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Christoper S. Miller
Many of my clients and students have recently been asking for a genius way to solve the conundrum of matching wine and food, a hot topic at the moment. Part of this perplexity is due to the ever-expanding selection of wines available, and part is due to our evolving cuisine. During the past decade our food and wine palates have evolved so much that “white with fish, red with meat” has really become obsolete. Still, there are a few rules.

Tannic wines are best for steaks that are grilled or sautéed. Crisp white wines are best suited to fish or chicken dishes that have a rich or creamy sauce. Never serve Cabernet Sauvignon with shellfish. Always be careful of artichokes with any wine. Ditto for asparagus.

Despite these rules there is lots of flexibility when it comes to bending them, with two exceptions. A Cabernet Sauvignon will always taste of iodine when paired with shellfish, and artichokes will always make pretty much any wine taste like metal. As a European and CIA trained chef, I have found a few strict rules I am able to work around by adjusting the dish. Asparagus, for instance, is a very difficult companion to wine, but if grilled with a good dose of high quality olive oil and finished with some freshly grated Parmesan and grilled Pancetta, it will pair quite nicely to several styles of Chardonnay and Sauvignon Blanc.

There are many little tricks like these that a wine savvy chef can do to help with wine and food pairing. Most of my tricks I taught myself while creating wine dinners at my former restaurant.

Wine dinners are the best tool for a restaurant chef to learn and practice wine pairing methods. I have been lucky to be on all three sides of a wine dinner program: sommelier, chef and consumer. The last several years I have attended wine dinners at La Cote Basque, Daniel and The Four Seasons, and the food is always quite good. This year’s Daniel dinner featured the wines of Joseph Phelps Winery, and it was exceptional. The food was specifically prepared to pair with each wine. The food was of such a level that Daniel himself was willing to make an appearance with the hosts, Michael Aaron of Sherry-Lehmann, Mark Lauber of Lauber Imports, and Tom Shelton of Joseph Phelps Winery. We were informed that Daniel and his Sommelier Philippe Marchal worked with the wines several days in advance to create the best pairings possible. The dinner was unusual because all the wines served were red, and big reds at that.

The first course was a lobster dish that was garnished with chorizo sausage to help the dish pair with J. Phelps Le Mistral, a deep, dark red from Monterey vineyards. Le Mistral is a Rhône blend of Syrah, Grenache, Petite Sirah and Alicante Bouschet. Not only did the match work great due to the chorizo, I suspect the chef also used a touch of the wine in the gentle sauce accompanying the dish. Later courses were also exceptional but not such tricky matches. A beef course (braised short rib and filet mignon) and a cheese course paired with J. Phelps Cabernet Sauvignon and Insignia from several different vintages, including the excellent maturing 1996, were pretty simple pairings but delicious none the less.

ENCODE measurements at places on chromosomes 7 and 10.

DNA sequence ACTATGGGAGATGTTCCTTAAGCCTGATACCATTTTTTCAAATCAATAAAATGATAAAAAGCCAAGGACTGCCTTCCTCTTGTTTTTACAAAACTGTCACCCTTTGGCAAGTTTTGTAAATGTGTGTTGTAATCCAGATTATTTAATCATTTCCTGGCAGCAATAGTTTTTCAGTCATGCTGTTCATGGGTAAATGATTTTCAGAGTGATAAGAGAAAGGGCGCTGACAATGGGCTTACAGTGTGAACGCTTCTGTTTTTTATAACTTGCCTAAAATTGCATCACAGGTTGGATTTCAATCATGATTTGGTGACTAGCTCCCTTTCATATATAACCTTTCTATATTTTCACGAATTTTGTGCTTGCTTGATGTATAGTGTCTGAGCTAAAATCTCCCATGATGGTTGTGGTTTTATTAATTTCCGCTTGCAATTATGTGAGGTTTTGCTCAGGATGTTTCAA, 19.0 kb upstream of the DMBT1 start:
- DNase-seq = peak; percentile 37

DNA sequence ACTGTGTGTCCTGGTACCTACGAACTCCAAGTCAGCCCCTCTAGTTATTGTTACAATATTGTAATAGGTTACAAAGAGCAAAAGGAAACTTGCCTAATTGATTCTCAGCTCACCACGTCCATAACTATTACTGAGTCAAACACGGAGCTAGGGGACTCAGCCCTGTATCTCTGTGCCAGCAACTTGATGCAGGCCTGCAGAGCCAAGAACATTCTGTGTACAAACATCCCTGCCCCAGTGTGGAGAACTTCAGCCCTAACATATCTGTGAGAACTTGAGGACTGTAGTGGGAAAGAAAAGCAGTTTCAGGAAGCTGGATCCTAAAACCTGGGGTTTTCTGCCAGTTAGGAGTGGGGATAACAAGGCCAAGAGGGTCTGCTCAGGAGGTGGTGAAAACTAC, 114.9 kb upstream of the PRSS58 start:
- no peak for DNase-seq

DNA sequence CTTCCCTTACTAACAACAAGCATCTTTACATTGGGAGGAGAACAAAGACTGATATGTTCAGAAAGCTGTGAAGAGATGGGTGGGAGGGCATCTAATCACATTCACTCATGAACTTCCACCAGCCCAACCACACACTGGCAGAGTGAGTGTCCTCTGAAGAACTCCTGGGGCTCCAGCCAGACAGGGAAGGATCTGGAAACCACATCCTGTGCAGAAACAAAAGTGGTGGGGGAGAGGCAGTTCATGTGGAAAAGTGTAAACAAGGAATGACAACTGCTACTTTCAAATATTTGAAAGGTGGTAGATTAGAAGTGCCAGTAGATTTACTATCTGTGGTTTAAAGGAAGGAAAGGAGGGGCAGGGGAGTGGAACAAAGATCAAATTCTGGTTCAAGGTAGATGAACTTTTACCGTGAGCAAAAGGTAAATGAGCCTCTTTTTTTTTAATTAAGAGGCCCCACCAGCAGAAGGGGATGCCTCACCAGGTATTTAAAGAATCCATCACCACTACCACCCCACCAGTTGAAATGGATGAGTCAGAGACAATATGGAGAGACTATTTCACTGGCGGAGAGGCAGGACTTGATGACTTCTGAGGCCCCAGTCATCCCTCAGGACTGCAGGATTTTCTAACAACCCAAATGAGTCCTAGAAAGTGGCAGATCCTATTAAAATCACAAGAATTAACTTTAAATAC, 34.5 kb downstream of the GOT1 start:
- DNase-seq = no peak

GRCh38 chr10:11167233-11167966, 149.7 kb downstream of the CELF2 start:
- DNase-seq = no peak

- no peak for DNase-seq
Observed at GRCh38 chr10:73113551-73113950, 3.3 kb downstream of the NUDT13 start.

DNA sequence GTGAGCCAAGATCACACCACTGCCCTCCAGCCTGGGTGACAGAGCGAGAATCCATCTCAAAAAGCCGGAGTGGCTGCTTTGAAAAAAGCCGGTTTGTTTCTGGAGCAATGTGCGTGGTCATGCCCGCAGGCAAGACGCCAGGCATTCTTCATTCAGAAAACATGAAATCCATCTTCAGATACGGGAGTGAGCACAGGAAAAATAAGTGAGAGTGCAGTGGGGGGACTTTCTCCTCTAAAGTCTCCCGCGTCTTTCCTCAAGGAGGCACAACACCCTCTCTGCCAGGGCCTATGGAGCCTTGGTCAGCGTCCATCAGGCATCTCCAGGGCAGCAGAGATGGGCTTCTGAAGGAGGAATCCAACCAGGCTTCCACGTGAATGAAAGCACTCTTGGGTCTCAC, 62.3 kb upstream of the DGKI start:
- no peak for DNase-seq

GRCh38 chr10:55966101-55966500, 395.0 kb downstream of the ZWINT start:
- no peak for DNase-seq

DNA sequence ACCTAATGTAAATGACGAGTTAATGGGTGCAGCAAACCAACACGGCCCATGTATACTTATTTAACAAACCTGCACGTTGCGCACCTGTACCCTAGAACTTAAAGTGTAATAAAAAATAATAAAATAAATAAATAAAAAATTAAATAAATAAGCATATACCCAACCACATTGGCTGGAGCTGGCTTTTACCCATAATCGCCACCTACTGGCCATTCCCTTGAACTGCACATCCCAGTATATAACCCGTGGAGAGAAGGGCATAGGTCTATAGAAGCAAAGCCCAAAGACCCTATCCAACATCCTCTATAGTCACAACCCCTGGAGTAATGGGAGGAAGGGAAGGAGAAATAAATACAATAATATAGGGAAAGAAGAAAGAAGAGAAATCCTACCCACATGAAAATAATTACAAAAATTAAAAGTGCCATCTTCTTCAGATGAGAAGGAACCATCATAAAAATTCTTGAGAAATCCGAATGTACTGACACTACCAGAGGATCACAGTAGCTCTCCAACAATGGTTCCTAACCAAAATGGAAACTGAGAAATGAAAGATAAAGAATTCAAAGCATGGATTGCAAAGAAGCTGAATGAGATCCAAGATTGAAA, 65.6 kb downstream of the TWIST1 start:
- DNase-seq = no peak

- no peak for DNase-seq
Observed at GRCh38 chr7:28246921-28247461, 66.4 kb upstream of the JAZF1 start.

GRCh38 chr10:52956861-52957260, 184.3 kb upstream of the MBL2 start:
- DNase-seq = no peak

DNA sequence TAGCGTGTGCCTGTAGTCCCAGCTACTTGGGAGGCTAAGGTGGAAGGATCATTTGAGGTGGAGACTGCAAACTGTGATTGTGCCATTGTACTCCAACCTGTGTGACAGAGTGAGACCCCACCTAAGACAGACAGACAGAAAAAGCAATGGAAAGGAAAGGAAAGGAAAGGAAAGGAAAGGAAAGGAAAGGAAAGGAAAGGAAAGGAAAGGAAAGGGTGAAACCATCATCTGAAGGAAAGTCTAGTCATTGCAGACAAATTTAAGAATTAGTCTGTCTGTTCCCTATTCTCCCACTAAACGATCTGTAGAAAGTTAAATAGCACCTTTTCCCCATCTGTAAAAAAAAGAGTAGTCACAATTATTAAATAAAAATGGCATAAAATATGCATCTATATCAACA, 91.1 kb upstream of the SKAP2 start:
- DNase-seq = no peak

With wine dinners and restaurant dining, the wine and food pairing responsibility can be put on someone else, such as a sommelier, but for dining at home you may need some advice. As we eat lighter and healthier, the wines we choose should reflect that, and most wines that are best suited for today’s “lighter fare” are not those that garner the stunning scores from critics – Robert Parker and Wine Spectator mostly – with their school-like numbers.

Interestingly, we are learning and adjusting our wine selections to be more food friendly. For instance, oaky white wines often overpower lighter cuisine and lately the market has sought-out crisper, cleaner wines such as Chablis, Sancerre and New Zealand Sauvignon Blancs. We have even seen more Chardonnay labeled as Un-Oaked Chardonnay, that trend started in Australia, but I have seen Chardonnay from California, New Zealand and South Africa labeled that way, too.

Here on Long Island, Channing Daughters is producing a bunch of crisp whites that are quite impressive. They are even garnering high scores from Prof. Parker and his mighty numbers. These are wonderful food wines that are great for pairing with that healthy Mediterranean cuisine that has become so popular. As a result, some of Channing Daughters’ wines sell out so fast you have to be on their mailing list in order to assure a purchase. Chris Tracy, the winemaker, is a big fan of the wines of Friuli in northeastern Italy, another great area for food-friendly wines, both reds and whites. Friuli is home to several wonderful white wines, such as the specialty Tocai Friuliano (this will soon be called just Friuliano due to protestations from Hungary), Sauvignon Blanc and Pinot Grigio, all varieties that Tracy works with in Bridgehampton.

The last food friendly wine I will mention also gets fine results locally as well as in the “Old World.” Cabernet Franc produces world-class wines in parts of Bordeaux (notably Château Cheval-Blanc), in the Loire (Chinon), in Friuli and here on the North Fork of Long Island. The Cabernet Franc grape likes a cooler climate and is not as fussy about soil types as some other grapes, such as the finicky Pinot Noir, so Long Island is well suited for it. Cabernet Franc is one of my favorite grapes in that it has the ability to produce serious wines like Cheval-Blanc (notes of tobacco, red and black currants and hint of spice, the palate is deep and concentrated) or more playful wines like those found in the Loire. Loire Cabernet Francs have brighter fruit characters, such as red cherry and red raspberry. Here on Long Island, both styles are made very well. A couple of my local favorites are from Paumonok, Pellegrini, The Old Field and Jamesport.